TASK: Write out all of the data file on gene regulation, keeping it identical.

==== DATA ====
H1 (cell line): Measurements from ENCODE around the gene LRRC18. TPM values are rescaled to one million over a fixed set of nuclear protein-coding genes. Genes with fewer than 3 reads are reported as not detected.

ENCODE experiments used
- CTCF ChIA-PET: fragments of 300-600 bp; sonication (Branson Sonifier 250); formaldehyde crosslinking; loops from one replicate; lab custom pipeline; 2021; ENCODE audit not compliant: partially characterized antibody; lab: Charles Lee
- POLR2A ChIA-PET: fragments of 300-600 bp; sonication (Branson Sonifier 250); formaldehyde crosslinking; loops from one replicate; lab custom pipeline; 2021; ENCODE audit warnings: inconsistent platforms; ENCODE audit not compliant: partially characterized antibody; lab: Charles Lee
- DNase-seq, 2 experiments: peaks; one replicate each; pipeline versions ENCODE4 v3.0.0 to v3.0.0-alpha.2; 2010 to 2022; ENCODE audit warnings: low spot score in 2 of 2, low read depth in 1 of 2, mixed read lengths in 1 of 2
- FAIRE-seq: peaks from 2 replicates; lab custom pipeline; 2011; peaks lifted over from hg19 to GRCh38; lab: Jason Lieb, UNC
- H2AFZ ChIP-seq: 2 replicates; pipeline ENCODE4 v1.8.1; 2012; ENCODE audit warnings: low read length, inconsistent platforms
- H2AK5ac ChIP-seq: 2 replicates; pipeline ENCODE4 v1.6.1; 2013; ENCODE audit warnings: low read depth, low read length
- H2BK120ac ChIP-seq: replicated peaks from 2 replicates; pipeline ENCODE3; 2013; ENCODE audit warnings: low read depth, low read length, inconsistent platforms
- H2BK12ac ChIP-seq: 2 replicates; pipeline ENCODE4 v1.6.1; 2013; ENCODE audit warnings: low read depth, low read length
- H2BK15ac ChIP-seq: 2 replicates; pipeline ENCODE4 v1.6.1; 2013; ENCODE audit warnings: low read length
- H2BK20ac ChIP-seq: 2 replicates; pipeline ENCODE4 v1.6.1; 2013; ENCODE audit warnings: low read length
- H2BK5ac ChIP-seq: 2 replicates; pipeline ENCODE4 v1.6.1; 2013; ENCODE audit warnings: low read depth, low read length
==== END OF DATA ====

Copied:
H1 (cell line): Measurements from ENCODE around the gene LRRC18. TPM values are rescaled to one million over a fixed set of nuclear protein-coding genes. Genes with fewer than 3 reads are reported as not detected.

ENCODE experiments used
- CTCF ChIA-PET: fragments of 300-600 bp; sonication (Branson Sonifier 250); formaldehyde crosslinking; loops from one replicate; lab custom pipeline; 2021; ENCODE audit not compliant: partially characterized antibody; lab: Charles Lee
- POLR2A ChIA-PET: fragments of 300-600 bp; sonication (Branson Sonifier 250); formaldehyde crosslinking; loops from one replicate; lab custom pipeline; 2021; ENCODE audit warnings: inconsistent platforms; ENCODE audit not compliant: partially characterized antibody; lab: Charles Lee
- DNase-seq, 2 experiments: peaks; one replicate each; pipeline versions ENCODE4 v3.0.0 to v3.0.0-alpha.2; 2010 to 2022; ENCODE audit warnings: low spot score in 2 of 2, low read depth in 1 of 2, mixed read lengths in 1 of 2
- FAIRE-seq: peaks from 2 replicates; lab custom pipeline; 2011; peaks lifted over from hg19 to GRCh38; lab: Jason Lieb, UNC
- H2AFZ ChIP-seq: 2 replicates; pipeline ENCODE4 v1.8.1; 2012; ENCODE audit warnings: low read length, inconsistent platforms
- H2AK5ac ChIP-seq: 2 replicates; pipeline ENCODE4 v1.6.1; 2013; ENCODE audit warnings: low read depth, low read length
- H2BK120ac ChIP-seq: replicated peaks from 2 replicates; pipeline ENCODE3; 2013; ENCODE audit warnings: low read depth, low read length, inconsistent platforms
- H2BK12ac ChIP-seq: 2 replicates; pipeline ENCODE4 v1.6.1; 2013; ENCODE audit warnings: low read depth, low read length
- H2BK15ac ChIP-seq: 2 replicates; pipeline ENCODE4 v1.6.1; 2013; ENCODE audit warnings: low read length
- H2BK20ac ChIP-seq: 2 replicates; pipeline ENCODE4 v1.6.1; 2013; ENCODE audit warnings: low read length
- H2BK5ac ChIP-seq: 2 replicates; pipeline ENCODE4 v1.6.1; 2013; ENCODE audit warnings: low read depth, low read length